[This was almost a Twitter thread, but I am desperately trying never to do those again. Thus, some reading notes about today's curious overlaps on the timeline. A version of this appeared on my website Cariglinotype, but I would like to preserve it here.]on the ghost of ourself
I'm not sure if I'm "performing" my identity so much as cosplaying it, engaging in a kind of performance once-removed, an amateur-hour escape from the reality of the flesh that I'm stuck in, something I do as much because I enjoy the company of my fellow fans as I do the source material itself. My Twitter timeline seems to tell me I'm not the only person spending the first day of Trans Week of Awareness on these sorts of musings or their artifacts, and while I'm not particularly interested in tracing back patient zero of this discursive tendency (that's a game for Twitter; I'm coming here to avoid playing it), I think it's worth musing aloud about it for a few moments, more as a distraction from the crisis motivating these thoughts than as an intervention.
We begin at the end of the line, with the intervention that made me finally start writing: Emily Van der Werff asking this question near the end of a poignant meditation on transness and self-continuity: "How do you function within a life that feels built for you by somebody else?" It left me startled to think that someone else has landed here, at this question that motivates so many of my present dilemmas; it's a punch to the gut to consider it. There is a part of me that sees the story of my transition thus:
One afternoon, I woke up from a nap, and Scott had vacated the premises, and Emmeryn was here, and she was terrified to find that he'd left the place a fucking mess. His body was weak and constantly in pain from lethargy and poor diet. His job felt like a dead-end concession to the idea that, as bad as things were, he had to be doing something so he wouldn't starve. All of his relationships were in free-fall, largely because he hated himself so much he was hell-bent on convincing everyone else that they should too, and it was starting to work. So I emerged, broom in hand, to start clearing out the wreckage, and whatever I am and whatever he was, our similarities are only present in the sense that two different people could have some things in common (like a body). I write about him like he died. I think hediddie. I think he had to.
Of course, I am very much myself in some senses: legally I am a continuous person; medically I retain the same body, give or take the corrective work of estradiol; intellectually, I retain most of Scott's predilections and tendencies, save for those I've thrown out because of his poor taste. But there remains a sense of total discontinuity that evades a purely rational approach: I am not him, on some unreachable level. At some point, there was a severance. And yet, as Van der Werff posits, "the wrong life" (his life,my life) "is still following me around like a ghost."He had to die so he could haunt me,and it does feel like a kind of haunting more than anything else, because like a ghost, I cannot convince myself that I really see his presence. He is dead, I am assured by my loved-ones and lovers, and good riddance, he was shit.I laugh because I'm relieved, and I blanch because I swore I just saw him right behind you.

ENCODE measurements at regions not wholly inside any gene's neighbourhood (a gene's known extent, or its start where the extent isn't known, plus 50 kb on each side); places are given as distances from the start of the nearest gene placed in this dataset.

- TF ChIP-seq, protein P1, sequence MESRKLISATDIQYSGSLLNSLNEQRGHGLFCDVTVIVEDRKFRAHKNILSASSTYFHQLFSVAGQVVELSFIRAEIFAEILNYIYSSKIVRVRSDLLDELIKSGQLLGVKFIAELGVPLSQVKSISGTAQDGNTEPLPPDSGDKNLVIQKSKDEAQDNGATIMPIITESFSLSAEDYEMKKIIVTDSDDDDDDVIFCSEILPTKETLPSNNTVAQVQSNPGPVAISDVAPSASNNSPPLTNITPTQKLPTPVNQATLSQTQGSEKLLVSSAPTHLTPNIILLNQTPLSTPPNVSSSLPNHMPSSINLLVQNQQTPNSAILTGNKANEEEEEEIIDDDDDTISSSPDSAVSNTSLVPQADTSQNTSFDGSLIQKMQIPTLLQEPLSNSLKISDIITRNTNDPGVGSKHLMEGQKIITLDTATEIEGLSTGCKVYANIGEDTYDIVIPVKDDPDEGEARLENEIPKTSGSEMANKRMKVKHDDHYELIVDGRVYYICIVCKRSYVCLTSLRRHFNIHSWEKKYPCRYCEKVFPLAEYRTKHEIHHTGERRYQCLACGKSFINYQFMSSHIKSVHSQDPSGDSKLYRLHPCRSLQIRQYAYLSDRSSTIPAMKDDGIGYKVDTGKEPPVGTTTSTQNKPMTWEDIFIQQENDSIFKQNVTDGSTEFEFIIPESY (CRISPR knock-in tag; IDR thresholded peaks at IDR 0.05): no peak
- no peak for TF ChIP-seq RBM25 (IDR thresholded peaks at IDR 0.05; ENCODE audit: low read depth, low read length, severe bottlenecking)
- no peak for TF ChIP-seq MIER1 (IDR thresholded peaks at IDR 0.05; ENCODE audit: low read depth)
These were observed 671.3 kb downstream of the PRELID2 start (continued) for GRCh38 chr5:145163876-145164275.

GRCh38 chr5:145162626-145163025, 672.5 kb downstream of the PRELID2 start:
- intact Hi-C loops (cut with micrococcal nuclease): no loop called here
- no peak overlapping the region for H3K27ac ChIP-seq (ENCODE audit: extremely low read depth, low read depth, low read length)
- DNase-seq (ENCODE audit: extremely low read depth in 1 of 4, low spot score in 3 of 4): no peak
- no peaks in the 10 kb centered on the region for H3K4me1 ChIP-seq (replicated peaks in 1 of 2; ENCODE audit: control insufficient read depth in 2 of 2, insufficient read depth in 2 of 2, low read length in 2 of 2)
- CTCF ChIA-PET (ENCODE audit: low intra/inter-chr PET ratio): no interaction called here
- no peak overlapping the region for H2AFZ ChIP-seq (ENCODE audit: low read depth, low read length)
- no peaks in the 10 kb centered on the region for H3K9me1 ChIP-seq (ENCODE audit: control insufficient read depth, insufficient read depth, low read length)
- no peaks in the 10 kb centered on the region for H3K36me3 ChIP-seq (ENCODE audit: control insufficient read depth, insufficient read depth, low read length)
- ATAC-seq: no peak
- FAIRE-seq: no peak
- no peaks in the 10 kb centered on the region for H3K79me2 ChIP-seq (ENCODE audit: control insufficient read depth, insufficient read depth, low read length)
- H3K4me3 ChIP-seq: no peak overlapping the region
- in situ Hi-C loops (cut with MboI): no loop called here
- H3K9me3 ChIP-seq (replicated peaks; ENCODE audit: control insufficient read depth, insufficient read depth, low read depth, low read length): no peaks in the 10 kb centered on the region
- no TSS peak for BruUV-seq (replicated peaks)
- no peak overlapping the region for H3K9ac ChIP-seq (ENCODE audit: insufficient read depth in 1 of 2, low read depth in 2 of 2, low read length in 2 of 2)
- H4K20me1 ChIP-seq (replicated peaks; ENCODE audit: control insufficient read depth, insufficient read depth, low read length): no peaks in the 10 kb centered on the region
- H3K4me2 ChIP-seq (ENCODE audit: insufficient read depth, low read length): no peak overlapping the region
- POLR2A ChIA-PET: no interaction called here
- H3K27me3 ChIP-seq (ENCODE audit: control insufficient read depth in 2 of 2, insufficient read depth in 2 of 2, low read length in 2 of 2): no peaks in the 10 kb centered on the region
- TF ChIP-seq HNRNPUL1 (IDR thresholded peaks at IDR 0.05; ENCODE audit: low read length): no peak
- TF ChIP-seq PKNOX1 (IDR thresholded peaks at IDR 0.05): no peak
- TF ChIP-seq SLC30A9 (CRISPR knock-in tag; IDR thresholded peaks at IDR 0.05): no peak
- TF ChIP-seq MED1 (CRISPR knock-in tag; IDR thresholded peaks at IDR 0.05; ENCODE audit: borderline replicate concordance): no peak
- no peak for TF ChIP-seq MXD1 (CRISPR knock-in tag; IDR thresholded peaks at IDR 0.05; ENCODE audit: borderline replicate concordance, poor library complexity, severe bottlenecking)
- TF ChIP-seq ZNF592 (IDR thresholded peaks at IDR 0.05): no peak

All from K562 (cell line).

Only celebrities," tweets McKenzie Wark, "are allowed to create distinctive selves. Because there's a conventional agreement to allow them and only them to become so. They become on behalf of those who bind themselves to convention." This, of course, in the context of a short thread about transness and the "art of selfing" (a phrase I am delighted by if only because it evades the citational suggestions of other terms one would, and will, use here) that I'm not sure was motivated by thisotherthread about transness without transition (
I said I wouldn't play the game of trying to figure out who started the discourse, and yet here I am, because Twitter has broken me) but that seem to pair nicely together. The discussion of allowance, or permission to self, is enticing, and here we have two ways of looking at the same, very social-scientific question: who gets to self, or to have a self (besides celebrities, which I'll grant Wark as a given, and beyond whom she expressed an interest in writing)? How is access to, not the art necessarily but the technologies of selving, or "really" self-fashioning, regulated? Transition - at least, medicalized, rationalized, orderly gender transition - is a school whose sole knowledge to impart is the regulation of technologies of self-fashioning, and spending more time thinking about it as such.
Enter, of course, Sir Ewan Forbes, whose emergence as one of trans-Twitter's memes of the week, in part because of Zoe Playdon's book, in part because of the sale of its television rights, and otherwise because of the coverage of said book and its breathless baiting about "secret court cases" that point to some sign that, as far as gender self-identification goes, things were not always thus! Finally, a ray of hope, we can claim that we have a history, that we "aren't some new degeneracy as the liars pretend" as Christine Burns so forcefully put it. And I would love to be able to uncritically celebrate this history, and the shockingly enthusiastic attention the British press is heaping on its so-called rediscovery, except that, like most things about being trans, it's neither that simple nor that satisfying - it does, however, let us start gesturing toward our question.Thankfully, like every good cooking show, I have one made in advance; the conceit here is very similar and the wording more honest, because like on a cooking show, Ididn't do it. Os Keyes hits all the marks I had hoped they would: